Mismanagement of extractive resources, violation of human rights – NEITI

The Nigeria Extractive Industries Transparency Initiative (NEITI) says that the mismanagement of extractive revenues and other infractions in the country’s extractive sector is a violation of human rights.

Dr Orji Ogbonnaya Orji, the Executive Secretary, NEITI, stated this in Abuja when he led a delegation of board, management of the agency and a coalition of civil society advocates in Nigeria’s extractive sector on a courtesy call to the National Human Rights Commission (NHRC).

Orji, in a statement on Sunday by Mrs Obiageli Onuorah, Head, Communications and Advocacy, NEITI, said lack of transparency and accountability in the management of extractive revenues could lead to many social vices which results in rights violation.

“NEITI considers mismanagement of oil, gas and minerals resources as a violation of human rights.

“This is manifested in terms of environmental pollution, climate injustice, violation of host communities’ rights, denial of participation in the natural resources management, inequity in benefits sharing, revenue and social infrastructure,” he said.

He called for a Memorandum of Understanding and the establishment of a technical committee between NEITI and the NHRC to work out modalities for the partnership.

Orji said that under the Extractive Industries Transparency Initiative (EITI) Standard 2019, government was bound to protect its citizens rights, media and civil society actors engaging in advocacy for transparency and accountability in management of oil, gas and mining resources.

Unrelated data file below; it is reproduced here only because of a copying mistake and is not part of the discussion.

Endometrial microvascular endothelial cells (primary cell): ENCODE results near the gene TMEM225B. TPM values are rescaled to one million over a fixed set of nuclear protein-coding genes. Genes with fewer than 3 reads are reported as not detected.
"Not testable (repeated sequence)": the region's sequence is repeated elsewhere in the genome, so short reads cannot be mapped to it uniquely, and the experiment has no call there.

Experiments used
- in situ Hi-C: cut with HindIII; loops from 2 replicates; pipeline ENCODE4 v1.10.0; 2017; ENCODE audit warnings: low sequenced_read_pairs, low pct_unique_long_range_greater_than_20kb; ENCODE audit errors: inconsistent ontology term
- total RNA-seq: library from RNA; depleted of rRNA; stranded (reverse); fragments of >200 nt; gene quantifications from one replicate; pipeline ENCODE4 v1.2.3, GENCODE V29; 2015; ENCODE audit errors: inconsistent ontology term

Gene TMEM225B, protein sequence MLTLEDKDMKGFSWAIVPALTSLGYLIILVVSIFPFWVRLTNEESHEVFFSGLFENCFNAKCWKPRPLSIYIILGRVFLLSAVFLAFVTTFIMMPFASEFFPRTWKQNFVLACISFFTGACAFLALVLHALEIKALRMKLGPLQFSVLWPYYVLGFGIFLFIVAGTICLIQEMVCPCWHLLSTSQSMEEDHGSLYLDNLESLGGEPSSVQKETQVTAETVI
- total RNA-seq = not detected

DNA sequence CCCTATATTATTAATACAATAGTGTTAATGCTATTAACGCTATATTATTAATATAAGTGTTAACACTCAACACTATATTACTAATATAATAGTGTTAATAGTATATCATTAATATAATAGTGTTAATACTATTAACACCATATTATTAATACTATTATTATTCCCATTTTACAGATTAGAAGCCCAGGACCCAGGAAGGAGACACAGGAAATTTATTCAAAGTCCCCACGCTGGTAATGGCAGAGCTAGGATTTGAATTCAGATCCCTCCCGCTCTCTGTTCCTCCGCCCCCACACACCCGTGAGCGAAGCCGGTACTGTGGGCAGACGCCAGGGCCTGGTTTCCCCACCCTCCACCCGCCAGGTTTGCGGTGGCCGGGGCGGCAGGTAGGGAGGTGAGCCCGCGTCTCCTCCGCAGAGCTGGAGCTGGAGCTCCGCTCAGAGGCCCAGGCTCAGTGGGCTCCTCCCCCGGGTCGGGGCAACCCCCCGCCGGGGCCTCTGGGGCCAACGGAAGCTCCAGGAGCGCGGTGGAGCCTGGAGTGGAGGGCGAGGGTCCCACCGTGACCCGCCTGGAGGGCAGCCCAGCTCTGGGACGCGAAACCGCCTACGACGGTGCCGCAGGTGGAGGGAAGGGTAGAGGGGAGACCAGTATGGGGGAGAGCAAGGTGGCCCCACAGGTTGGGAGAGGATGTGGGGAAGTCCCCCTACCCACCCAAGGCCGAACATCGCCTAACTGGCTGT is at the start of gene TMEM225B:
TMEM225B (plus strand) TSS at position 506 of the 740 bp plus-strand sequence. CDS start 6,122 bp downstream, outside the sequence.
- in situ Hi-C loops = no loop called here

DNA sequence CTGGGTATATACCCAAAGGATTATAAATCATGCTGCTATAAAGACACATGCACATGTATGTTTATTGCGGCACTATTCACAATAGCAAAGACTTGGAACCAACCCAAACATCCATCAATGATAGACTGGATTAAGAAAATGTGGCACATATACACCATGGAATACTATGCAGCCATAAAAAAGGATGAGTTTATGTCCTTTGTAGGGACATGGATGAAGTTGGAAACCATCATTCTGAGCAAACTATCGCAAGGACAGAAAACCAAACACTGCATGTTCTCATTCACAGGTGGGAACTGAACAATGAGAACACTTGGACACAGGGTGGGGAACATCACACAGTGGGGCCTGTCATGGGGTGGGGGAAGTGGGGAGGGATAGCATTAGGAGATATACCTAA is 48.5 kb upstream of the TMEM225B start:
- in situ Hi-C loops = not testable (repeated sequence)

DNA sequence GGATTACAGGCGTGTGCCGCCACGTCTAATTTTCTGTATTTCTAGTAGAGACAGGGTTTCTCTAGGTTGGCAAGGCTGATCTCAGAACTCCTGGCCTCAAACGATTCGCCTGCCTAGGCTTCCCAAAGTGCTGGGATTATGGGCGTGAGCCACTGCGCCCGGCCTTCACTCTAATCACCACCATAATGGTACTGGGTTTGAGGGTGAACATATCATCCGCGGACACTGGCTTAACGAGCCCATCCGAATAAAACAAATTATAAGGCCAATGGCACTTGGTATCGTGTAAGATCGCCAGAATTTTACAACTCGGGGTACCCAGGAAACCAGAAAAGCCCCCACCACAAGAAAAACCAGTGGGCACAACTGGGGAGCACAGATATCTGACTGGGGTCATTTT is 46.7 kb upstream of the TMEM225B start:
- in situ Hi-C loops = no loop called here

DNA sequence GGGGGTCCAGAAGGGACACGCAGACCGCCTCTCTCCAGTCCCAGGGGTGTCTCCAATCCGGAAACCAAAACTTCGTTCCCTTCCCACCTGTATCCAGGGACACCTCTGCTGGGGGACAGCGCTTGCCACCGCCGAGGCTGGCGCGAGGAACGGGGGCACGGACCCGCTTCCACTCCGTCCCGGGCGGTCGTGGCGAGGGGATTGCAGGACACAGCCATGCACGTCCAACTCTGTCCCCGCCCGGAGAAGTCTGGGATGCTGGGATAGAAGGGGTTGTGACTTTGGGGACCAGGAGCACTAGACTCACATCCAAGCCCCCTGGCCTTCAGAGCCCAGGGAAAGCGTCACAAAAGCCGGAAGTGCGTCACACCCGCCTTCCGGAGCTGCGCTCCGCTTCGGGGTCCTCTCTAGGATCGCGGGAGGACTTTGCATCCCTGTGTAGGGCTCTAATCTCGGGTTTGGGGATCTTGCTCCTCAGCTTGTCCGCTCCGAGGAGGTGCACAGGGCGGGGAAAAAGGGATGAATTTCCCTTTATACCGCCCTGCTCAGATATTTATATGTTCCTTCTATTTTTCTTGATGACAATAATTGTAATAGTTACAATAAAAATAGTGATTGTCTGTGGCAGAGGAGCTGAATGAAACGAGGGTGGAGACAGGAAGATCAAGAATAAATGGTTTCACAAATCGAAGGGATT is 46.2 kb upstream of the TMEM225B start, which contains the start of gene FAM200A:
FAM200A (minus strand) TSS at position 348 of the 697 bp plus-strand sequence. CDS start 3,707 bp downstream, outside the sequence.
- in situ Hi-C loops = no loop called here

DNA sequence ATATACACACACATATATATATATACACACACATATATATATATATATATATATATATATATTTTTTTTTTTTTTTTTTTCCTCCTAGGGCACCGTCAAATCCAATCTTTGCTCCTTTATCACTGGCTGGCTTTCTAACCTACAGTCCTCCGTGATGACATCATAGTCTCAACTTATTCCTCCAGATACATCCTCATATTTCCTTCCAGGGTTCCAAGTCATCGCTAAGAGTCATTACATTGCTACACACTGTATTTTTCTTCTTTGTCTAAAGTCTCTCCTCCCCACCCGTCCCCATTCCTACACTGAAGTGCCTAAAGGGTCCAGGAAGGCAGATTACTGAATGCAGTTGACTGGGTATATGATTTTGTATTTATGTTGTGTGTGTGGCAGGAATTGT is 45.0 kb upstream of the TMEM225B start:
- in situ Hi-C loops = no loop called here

“This commitment is part of the requirements of the 2019 EITI Standard and Civil Society Protocol which must be followed by all member countries.

“These rights include freedom of expression; assembly; association and access to public decisions and information in the extractive industries,” Orji said.

He said that the protection of civic space is of great concern to NEITI as well as the Global Extractive Industries Transparency Initiative (EITI).

According to him, NEITI has therefore identified the NHRC as a sister agency that it can partner with to grant protection to those engaging in the sector.

“We are here to seek collaboration, support and discuss the partnership between our two agencies and put in place mechanisms for the protection of civic space, including the rights of non-state actors that are engaging in the extractive sector,” he said.

The Executive Secretary of the National Human Right Commission (NHRC), Mr Anthony Ojukwu SAN, expressed delight at the collaboration between NEITI and the NHRC on relationship management with civil society.

Ojukwu reminded NEITI that the mandate of the NHRC centres on the protection of the citizenry who are carrying out their legitimate activities.

“NEITI is a credible organisation and I am happy to identify with an institution that is at the centre of efforts aimed at pushing the frontiers of good governance.

“I have followed the achievements and impacts of NEITI in the governance of the extractive industry. I believe that the protection of civic space is an initiative we can work together to strengthen,” Ojukwu said.

The Civil Society Representative on NEITI Board, Mr Peter Egbule, reiterated the importance of assuring civil society actors of the safety and protection of their space to enhance good governance of the country’s extractive sector.

The National Coordinator of Publish What You Pay (PWYP) Nigeria, Mr Taiwo Otitolaye, expressed optimism that NEITI’s doggedness and determination to lead efforts to strengthen civic space in the extractive sector in Nigeria would yield the desired results. 


Back to top button